People go through change at different speeds. You can help them to recognise where they are, and what would enable them to get to the next stage: see below for the classic Change Curve to help identify where you are and to support your team members to move through these different stages.
It’s essential to understand the emotions that people are going through, and what they are afraid of – making the time to have these conversations will really pay off, so investing the time now will speed up and smooth out the implementation phase.
Many people fundamentally dislike change, ambiguity, and moving out of their comfort zone. When someone feels a social threat due to changes in their work, colleagues or status, the part of the brain that’s responsible for fight or flight kicks in (see the SCARF model below).
You as a leader can then take action to create a safe environment that helps people to experiment with the new.
The SCARF model (Status, Certainty, Autonomy, Relatedness, Fairness) is a useful way of understanding people’s emotions.
Also at this stage, it’s important to have good listening skills and ‘crucial conversations‘ where you both listen to the other person’s perspective, and advocate your own. Teaching this process to employees gives them a structure to “speak up”.
- How (and why) to collaborate effectively
- Why it’s OK to show emotion in the workplace
- Psychological safety and team effectiveness
- How to have courageous conversations
- Dealing with ambiguity
5. Implement and learn
Once your people are completely on board, you can start to implement the plan you’ve made. This is when the ‘rubber hits the road’.
As the leader, it’s important that you track your metrics and milestones, and celebrate early wins, no matter how small they seem.
We deliberately called this phase ‘implement and LEARN’. Inevitably, you’ll implement some changes that don’t work as well as you hoped. This is OK so long as you discuss and adapt. It’s also important to communicate your successes as much as possible and continue to focus on creating a safe environment for people to experiment with the new.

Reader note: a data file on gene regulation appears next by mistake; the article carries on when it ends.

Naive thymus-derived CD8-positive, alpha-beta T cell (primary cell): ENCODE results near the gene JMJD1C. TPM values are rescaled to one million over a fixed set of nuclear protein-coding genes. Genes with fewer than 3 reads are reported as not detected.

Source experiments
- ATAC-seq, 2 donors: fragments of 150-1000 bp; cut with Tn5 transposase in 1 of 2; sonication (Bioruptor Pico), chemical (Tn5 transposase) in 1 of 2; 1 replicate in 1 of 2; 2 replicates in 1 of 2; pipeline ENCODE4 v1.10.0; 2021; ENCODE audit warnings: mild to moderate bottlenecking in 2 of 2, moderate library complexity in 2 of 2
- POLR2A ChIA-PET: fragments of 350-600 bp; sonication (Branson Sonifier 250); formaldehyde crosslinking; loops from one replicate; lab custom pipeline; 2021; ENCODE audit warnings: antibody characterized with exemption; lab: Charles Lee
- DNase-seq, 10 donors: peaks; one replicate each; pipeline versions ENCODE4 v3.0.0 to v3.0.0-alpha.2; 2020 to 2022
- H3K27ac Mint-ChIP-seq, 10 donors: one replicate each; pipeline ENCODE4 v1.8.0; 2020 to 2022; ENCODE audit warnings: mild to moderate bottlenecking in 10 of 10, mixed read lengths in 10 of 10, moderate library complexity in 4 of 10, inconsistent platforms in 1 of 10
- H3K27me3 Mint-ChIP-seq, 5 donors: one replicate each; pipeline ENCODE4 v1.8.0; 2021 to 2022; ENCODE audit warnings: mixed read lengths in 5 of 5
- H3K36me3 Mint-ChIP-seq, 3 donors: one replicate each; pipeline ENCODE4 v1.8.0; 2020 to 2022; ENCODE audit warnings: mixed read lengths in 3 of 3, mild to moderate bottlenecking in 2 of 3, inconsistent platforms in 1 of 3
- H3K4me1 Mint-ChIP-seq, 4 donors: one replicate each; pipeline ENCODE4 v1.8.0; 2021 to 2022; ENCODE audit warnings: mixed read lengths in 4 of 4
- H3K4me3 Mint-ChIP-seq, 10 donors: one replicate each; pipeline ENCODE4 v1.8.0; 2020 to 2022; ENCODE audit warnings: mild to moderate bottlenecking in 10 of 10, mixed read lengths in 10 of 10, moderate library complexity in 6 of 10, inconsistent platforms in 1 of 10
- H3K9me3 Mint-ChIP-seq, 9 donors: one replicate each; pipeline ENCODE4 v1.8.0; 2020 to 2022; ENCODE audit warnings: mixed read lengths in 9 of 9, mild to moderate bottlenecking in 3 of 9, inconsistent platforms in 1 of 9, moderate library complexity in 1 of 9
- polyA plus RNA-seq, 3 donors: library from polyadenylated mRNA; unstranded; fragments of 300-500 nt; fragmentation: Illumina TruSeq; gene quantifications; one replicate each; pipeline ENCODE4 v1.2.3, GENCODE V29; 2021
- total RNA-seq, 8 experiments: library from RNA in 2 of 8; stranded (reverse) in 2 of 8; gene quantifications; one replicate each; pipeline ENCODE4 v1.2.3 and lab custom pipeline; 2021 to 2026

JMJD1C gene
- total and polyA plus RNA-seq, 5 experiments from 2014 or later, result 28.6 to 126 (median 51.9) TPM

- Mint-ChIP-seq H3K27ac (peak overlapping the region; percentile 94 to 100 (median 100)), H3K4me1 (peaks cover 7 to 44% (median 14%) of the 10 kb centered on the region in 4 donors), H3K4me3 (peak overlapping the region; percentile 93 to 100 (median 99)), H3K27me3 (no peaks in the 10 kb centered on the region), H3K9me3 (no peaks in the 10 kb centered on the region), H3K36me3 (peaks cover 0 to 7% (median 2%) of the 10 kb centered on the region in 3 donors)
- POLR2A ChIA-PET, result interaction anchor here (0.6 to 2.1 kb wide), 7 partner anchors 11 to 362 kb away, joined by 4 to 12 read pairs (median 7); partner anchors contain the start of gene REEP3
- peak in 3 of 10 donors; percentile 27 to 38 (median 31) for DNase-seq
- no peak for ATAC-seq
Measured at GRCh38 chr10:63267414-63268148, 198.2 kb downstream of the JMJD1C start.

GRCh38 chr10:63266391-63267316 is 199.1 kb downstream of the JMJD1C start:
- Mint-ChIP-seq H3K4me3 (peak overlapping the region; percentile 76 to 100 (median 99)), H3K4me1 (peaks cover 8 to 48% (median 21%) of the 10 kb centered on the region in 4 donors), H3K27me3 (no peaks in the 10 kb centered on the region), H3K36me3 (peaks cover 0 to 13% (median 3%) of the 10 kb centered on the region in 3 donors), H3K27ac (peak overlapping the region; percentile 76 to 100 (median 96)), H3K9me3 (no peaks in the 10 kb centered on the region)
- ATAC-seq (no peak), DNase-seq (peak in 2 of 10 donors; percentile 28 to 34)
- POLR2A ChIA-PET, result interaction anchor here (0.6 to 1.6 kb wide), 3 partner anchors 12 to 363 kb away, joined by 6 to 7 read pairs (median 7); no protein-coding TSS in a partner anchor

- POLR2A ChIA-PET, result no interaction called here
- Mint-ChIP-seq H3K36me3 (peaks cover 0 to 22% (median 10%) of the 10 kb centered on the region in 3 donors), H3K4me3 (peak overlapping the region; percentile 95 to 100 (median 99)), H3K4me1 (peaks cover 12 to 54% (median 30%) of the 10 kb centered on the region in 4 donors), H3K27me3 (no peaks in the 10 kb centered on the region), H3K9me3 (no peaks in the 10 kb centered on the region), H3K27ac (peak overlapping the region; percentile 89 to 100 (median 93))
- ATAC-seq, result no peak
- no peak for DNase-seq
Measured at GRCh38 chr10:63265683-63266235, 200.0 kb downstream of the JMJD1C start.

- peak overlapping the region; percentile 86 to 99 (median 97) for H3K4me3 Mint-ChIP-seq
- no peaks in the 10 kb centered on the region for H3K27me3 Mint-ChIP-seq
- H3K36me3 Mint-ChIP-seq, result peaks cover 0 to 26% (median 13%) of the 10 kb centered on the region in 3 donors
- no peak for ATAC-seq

Spending time on what IS working is more motivating than focusing on problems. Model an Appreciative Inquiry (AI) approach, where you find pockets that work and spread the learning across the organisation.
(As you may remember from last month’s article, AI is one of the underlying philosophies behind the project.)
It takes so much energy to get to this point, and it’s important to build in some thoughts about how to sustain it. Otherwise, the changes could quickly unravel, especially if/when the project’s main sponsor moves on.
The good news is that if people believe it’s the right thing to do and they see others adopting the change, it’s more likely to be sustained. So keep focusing on showing the metrics and success stories of stakeholders.
Explore how well previous change efforts have been sustained at your company, and identify the common themes and patterns (these will be different in every company’s culture).
Make sure they are embedded in your core processes including objective setting and performance reviews. They should be integrated, not just add-ons.
(Leadership Agility is another of the project’s underlying philosophies.)
The Business Transformation Network has posted this article in partnership with The Padfield Partnership.
Rose Padfield is an international leadership coach. Since 2000, she has helped senior executives to develop themselves, their teams and their organisations. This typically involves 1-1 coaching, team development and facilitation, and organisation development in times of change.
She holds a Masters degree in Strategic HR, and is certified to use a wide range of psychometric and leadership development tools. Rose is a Fellow of the CIPD, a graduate of Corporate Coach University (an ICF-accredited qualification), and trained as a coaching supervisor. She writes a monthly personal development blog, which has a large following. She is also a 2017 ABP Award Winner for Excellence in Change Management, having designed a six-stage methodology with a unique framework focusing on enabling change through people. Rose owns The Padfield Partnership, where she is a Management Consultant.